The City’s leading firms have formally embraced flexible working, with the percentage of fee-earners working part-time at the top ten of the Legal Business 100 ranging between 2% and 10%.
Our quality of life survey, published this month, found all of the UK’s top ten law firms have policies around flexible working. Many of the partners interviewed said their firms also allowed teams to develop their own strategy of flexible working, with partners asked to use their own discretion as to whether members of their team needed time off.
The survey found DLA Piper has 10% of its UK fee-earners working part-time, followed closely by Hogan Lovells, which has 9% of its fee-earners working less than full-time hours. One fifth and 16% respectively of these firms’ business support staff also have similar arrangements.
In the Magic Circle, respondents surveyed generally had lower statistics for part-time workers. Freshfields Bruckhaus Deringer has the largest reported amount of part-time fee-earners in the group, with 6% on such arrangements. Sixteen percent of the firm’s business services staff also work part-time, while the firm has also taken on a flexible and informal agile working policy.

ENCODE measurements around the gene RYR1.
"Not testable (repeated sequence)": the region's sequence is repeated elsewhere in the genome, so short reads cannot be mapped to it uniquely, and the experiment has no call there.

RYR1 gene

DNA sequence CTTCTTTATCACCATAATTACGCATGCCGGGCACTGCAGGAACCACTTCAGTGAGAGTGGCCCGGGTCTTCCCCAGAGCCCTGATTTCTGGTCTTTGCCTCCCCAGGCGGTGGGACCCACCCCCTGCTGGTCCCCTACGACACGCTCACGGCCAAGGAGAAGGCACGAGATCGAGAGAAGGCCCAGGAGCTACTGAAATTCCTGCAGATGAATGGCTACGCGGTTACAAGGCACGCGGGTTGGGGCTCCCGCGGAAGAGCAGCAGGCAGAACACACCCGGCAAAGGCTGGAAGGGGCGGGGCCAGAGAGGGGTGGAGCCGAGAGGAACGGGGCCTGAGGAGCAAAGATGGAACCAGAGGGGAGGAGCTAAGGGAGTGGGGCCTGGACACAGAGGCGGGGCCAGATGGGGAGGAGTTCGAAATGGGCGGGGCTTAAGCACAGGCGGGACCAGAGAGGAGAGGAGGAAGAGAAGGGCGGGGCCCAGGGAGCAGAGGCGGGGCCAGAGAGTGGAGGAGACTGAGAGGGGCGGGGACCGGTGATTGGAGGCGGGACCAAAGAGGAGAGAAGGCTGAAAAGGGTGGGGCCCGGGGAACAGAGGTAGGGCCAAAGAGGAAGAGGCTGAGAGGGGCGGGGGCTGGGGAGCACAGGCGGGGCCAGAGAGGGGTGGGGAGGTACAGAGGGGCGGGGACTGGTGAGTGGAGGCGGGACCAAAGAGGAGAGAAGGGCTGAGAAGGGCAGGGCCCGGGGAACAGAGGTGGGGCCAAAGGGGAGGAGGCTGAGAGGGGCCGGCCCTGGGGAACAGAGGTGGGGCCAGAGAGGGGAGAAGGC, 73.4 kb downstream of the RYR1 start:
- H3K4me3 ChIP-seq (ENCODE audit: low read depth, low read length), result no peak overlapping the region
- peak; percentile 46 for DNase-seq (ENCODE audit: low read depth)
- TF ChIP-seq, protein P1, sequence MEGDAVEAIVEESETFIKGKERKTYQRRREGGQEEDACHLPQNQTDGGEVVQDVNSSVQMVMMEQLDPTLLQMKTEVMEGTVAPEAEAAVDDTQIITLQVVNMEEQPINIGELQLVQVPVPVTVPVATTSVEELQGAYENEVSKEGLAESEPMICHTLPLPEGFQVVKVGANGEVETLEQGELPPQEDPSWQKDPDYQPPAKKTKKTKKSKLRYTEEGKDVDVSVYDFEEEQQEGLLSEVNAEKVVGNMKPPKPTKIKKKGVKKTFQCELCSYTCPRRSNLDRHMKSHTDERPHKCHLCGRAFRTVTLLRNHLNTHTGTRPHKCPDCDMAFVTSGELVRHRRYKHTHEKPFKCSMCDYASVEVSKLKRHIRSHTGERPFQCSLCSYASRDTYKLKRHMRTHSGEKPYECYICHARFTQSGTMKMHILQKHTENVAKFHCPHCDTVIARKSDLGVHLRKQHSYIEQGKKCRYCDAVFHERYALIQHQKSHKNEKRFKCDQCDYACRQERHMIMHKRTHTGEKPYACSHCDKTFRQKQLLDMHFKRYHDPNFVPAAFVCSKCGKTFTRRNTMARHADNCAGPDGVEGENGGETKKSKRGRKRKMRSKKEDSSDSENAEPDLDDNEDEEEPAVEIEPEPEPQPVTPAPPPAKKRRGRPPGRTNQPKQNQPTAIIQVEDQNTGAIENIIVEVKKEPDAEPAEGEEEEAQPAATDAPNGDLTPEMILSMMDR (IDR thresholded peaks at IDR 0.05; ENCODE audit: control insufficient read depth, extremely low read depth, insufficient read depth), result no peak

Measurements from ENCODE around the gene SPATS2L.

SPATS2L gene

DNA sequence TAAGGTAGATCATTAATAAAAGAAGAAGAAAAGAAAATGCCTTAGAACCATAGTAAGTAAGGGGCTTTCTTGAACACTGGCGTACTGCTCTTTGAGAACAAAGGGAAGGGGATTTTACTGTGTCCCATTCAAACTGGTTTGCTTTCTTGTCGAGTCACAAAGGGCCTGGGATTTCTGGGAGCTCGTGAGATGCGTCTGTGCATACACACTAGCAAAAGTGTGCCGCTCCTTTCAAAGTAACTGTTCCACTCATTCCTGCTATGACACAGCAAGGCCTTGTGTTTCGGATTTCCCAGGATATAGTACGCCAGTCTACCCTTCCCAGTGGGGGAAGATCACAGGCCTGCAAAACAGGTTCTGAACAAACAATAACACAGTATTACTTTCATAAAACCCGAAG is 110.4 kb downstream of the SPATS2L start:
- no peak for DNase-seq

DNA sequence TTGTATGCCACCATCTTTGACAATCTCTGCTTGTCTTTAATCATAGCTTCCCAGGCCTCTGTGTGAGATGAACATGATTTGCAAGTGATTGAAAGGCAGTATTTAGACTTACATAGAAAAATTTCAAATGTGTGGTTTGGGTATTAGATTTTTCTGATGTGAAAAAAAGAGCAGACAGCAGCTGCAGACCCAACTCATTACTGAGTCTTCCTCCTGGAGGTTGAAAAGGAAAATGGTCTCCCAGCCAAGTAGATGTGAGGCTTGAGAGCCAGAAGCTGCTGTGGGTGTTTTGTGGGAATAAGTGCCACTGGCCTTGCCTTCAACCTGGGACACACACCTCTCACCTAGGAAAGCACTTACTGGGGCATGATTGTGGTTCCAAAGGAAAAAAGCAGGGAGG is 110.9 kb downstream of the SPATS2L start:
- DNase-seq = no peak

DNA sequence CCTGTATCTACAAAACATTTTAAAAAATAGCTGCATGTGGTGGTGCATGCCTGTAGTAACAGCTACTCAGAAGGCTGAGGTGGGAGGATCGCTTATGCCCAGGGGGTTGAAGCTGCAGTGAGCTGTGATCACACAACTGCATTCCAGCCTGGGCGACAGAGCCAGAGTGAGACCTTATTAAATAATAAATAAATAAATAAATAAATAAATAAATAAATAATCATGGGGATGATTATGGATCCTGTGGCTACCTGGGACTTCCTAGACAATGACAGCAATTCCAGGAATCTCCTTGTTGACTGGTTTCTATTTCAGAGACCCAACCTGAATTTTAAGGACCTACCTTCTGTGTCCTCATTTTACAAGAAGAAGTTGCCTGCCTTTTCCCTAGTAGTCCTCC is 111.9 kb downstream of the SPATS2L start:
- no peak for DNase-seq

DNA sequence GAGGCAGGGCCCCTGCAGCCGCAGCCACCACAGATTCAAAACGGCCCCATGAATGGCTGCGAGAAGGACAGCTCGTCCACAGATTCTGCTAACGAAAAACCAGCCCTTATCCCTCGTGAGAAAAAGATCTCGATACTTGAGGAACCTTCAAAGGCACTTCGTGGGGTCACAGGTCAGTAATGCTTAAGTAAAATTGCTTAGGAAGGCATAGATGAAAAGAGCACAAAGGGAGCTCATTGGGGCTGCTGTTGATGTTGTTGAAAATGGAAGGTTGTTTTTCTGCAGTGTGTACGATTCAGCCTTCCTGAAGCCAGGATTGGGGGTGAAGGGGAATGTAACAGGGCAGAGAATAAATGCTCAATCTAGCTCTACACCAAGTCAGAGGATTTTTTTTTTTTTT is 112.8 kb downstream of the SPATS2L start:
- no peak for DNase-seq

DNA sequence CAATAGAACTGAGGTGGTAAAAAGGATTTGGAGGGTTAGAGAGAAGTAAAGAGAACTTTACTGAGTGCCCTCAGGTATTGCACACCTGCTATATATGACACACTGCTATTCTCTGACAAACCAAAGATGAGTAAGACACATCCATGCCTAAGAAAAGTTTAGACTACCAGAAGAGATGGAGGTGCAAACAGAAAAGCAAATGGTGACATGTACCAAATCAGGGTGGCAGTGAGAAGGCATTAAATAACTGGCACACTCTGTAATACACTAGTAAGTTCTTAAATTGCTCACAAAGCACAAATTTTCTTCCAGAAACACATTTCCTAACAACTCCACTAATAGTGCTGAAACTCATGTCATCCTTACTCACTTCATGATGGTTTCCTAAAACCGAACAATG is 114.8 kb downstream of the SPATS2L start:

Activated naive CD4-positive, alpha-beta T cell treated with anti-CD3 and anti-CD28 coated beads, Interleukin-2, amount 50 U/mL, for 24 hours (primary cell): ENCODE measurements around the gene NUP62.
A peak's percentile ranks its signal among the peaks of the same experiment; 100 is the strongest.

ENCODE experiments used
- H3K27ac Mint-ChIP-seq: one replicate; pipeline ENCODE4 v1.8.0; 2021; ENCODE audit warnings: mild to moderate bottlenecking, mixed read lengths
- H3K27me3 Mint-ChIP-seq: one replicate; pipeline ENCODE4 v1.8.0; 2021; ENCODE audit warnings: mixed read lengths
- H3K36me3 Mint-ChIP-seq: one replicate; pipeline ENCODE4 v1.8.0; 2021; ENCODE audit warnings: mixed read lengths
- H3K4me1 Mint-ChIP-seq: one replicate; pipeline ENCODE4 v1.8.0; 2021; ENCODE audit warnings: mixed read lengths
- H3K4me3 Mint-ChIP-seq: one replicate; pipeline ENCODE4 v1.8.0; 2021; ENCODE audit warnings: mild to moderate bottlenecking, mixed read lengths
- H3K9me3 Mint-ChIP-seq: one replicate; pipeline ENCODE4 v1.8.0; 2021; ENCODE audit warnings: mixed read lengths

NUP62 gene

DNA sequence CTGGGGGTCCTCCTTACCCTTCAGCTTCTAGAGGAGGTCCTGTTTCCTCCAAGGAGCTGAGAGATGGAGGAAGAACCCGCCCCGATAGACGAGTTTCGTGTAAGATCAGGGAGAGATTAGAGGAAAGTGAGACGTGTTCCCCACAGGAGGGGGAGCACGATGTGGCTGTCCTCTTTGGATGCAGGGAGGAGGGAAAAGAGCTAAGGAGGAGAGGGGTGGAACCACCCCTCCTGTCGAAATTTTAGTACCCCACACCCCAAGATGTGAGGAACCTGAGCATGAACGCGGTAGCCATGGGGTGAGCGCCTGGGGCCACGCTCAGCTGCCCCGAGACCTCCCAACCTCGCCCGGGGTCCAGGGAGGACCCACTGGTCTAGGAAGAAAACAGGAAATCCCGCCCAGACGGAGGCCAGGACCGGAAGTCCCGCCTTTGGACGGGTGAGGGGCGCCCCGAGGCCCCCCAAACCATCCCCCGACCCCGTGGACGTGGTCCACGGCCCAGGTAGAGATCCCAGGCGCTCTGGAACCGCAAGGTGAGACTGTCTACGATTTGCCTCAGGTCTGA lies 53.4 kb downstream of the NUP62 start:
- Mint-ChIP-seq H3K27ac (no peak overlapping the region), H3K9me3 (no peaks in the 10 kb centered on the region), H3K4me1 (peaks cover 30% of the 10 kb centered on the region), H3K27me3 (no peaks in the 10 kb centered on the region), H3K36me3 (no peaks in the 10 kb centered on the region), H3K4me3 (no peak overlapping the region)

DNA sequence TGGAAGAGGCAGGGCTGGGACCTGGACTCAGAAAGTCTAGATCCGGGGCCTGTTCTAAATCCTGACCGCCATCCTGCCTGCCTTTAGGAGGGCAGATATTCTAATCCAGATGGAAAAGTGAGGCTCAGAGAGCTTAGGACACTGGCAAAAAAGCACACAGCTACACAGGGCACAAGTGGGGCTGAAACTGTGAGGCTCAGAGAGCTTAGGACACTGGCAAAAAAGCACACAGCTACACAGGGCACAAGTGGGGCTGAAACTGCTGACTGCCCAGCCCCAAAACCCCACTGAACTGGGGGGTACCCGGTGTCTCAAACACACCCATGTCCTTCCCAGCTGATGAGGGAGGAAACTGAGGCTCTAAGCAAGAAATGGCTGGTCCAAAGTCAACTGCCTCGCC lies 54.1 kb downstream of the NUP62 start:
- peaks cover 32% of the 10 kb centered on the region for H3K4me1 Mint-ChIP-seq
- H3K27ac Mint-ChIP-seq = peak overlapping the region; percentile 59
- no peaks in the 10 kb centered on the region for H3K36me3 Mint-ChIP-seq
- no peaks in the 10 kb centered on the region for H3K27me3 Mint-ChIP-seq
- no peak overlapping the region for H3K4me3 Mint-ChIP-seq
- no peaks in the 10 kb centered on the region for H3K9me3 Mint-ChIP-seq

Linklaters and Allen & Overy (A&O) both have 4% of their fee-earning staff on part-time working arrangements, while just 2% of Slaughter and May’s lawyers work part-time. Clifford Chance did not disclose the proportion of its fee-earners or staff with part-time working arrangements.
Slaughters, however, has the largest percentage of business support staff working part-time at 25%. Linklaters has 23%, while A&O has 19%.
Meanwhile, Norton Rose Fulbright said 17% of its total staff work part-time. Both Herbert Smith Freehills and CMS Cameron McKenna Nabarro Olswang did not disclose figures.
Millnet managing director and former director of general counsel services at RPC Consulting, Julia Chain (pictured), said: ‘A lot of law firms now are looking with sympathy at flexible working and working from home. If I am really honest, there are some firms who do it very well. But a lot of law firms have yet to really embrace this fully, allowing people to work flexibly or trusting them to work from home more. It’s a model that will become increasingly important.’
For more on agile working, read our Quality of Life report, released this month (£)